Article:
A case for economic literacy
The impact of the economic crisis is like that of a tsunami, sweeping aside democratic governments and bringing structural changes which raise serious questions about the future of Europe and democracy. As the bond markets are stress-testing the political structures in Greece, Italy, Ireland and Portugal, this enormous upheaval is stress-testing Scottish schools.
The role of our education system is to equip students to have a clear understanding of the world they live in and to function in ways that will lead to Scotland becoming a more effective and efficient nation. Curriculum for Excellence has made many claims about what can be achieved by curricular changes, but I suspect pupils are not being equipped with the tools to understand what is driving this economic crisis and what it could bring.
In 2010, 382 candidates sat Higher economics and I know this subject has been seen to have a reduced relevance in the crowded curriculum of S5 and S6. This is at odds with the importance of economic literacy for those now in school and those who have recently left: how much sense are they making of the economic causes of the current crisis? Do they know what is meant by GDP, inflation, deflation, currency fluctuations, bonds?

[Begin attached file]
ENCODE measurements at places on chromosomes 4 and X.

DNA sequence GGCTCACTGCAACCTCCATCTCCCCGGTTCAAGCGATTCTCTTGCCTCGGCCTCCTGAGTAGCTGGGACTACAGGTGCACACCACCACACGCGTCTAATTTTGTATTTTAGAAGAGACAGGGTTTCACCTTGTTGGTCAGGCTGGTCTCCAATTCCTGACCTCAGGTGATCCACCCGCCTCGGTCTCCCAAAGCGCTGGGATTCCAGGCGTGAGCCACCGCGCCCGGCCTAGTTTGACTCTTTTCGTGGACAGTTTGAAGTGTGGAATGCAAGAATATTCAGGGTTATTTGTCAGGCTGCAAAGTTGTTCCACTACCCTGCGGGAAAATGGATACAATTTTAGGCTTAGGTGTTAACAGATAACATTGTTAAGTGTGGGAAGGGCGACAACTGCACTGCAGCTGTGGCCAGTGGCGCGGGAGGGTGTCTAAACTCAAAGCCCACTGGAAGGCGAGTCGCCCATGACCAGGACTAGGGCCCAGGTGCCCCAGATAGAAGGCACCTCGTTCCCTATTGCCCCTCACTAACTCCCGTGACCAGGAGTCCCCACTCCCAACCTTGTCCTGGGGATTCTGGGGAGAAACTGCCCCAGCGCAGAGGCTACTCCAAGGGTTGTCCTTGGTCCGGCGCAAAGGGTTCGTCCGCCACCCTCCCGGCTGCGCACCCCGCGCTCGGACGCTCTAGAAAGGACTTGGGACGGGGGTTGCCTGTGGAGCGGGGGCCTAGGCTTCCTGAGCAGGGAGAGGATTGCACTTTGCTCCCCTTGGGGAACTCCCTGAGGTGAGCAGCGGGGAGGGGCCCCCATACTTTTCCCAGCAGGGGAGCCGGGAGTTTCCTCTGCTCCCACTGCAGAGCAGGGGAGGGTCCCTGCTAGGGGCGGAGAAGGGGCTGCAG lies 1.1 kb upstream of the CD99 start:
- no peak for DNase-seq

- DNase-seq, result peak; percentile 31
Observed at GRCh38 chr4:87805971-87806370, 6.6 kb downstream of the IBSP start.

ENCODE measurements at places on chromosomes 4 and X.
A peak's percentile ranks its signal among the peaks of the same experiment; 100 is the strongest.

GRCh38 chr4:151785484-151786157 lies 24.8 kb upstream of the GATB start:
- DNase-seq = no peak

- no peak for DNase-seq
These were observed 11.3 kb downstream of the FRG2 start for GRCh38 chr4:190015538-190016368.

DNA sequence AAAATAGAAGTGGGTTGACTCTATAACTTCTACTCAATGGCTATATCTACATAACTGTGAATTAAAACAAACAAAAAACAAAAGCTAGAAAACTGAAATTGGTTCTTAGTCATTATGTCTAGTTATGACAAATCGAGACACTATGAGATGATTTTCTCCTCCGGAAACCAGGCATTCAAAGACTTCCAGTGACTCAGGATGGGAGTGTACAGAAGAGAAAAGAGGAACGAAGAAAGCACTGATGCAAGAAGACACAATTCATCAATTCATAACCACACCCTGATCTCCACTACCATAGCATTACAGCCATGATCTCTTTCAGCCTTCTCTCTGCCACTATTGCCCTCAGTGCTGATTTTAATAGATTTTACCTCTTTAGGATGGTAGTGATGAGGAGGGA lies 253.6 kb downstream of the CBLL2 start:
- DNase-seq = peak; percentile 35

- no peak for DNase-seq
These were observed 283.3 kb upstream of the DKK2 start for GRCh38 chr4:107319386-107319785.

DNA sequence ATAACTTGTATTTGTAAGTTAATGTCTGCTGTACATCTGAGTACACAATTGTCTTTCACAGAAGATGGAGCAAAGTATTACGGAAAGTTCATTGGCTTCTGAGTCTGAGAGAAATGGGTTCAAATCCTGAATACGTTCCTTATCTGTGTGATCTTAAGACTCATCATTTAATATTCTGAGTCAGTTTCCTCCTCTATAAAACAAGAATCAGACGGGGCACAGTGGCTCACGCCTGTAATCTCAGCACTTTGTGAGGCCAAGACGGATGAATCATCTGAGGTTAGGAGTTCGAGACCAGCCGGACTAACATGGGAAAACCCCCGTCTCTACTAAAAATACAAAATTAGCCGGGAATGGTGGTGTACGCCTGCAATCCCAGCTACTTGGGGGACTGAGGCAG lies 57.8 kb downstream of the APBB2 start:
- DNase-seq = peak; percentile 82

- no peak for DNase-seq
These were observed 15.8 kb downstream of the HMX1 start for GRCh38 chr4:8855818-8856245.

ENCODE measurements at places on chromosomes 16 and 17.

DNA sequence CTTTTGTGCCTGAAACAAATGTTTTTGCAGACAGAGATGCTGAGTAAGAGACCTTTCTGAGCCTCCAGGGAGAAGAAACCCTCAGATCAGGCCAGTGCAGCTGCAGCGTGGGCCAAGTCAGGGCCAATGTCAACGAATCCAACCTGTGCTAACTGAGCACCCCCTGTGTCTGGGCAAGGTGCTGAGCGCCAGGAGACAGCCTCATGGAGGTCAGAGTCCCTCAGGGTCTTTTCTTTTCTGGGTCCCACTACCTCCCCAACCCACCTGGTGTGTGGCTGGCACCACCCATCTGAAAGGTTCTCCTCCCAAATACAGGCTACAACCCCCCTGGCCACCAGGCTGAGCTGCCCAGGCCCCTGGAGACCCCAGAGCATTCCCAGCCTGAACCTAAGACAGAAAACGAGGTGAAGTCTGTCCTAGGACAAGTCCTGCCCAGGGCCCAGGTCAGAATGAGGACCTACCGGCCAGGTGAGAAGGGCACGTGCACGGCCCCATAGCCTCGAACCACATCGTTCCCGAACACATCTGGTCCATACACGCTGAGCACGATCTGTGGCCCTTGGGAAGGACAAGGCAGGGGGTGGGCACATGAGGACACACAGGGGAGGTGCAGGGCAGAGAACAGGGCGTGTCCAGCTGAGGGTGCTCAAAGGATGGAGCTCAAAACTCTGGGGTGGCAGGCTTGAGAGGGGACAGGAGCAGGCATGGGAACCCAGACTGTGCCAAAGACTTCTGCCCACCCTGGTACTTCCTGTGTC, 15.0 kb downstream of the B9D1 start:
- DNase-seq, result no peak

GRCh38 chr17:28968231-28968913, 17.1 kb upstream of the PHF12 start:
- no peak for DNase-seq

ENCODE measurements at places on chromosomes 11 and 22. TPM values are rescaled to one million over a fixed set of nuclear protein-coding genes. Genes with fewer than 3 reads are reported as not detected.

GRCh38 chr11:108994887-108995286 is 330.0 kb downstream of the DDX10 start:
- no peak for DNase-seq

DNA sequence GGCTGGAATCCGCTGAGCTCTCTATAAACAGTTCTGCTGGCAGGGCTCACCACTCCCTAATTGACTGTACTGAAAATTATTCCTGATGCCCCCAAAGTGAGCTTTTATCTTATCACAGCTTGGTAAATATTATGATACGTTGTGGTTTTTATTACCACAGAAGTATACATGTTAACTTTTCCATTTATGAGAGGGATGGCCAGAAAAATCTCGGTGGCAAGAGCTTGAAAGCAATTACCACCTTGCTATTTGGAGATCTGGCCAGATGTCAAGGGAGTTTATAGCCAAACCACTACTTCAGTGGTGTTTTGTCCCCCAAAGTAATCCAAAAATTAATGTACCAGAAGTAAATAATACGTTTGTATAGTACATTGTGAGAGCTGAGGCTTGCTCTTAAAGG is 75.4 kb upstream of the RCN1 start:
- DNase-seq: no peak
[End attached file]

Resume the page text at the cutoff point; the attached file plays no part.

Our First Minister, as an economist, would not struggle with these questions, but is our system equipped to deal with the challenges of the next few years? I am sure that there will be a real desire on the part of pupils to know what impact this will have on their lives and careers.
There are other reasons to advocate a higher profile for economic literacy and see it as a key part of CfE: can we justify the paradox of nations' affairs being controlled by unelected elites, who are imposing austerity measures in Italy and Greece without a democratic mandate? This challenges the idea of democratic accountability and raises the prospect of civil unrest.
Europe is changing and the economic forces are driving it towards a re- alignment of which countries will be part of the Euro and the emergence of Germany as the key driver in all of this.
We need to look at our curriculum and see if it is serving the needs of pupils to be informed citizens, able to participate in a democratic Scotland. After all, the founder of modern economic theory was a laddie from Kirkcaldy called Adam Smith!
John P Rae, Bothwell, Glasgow.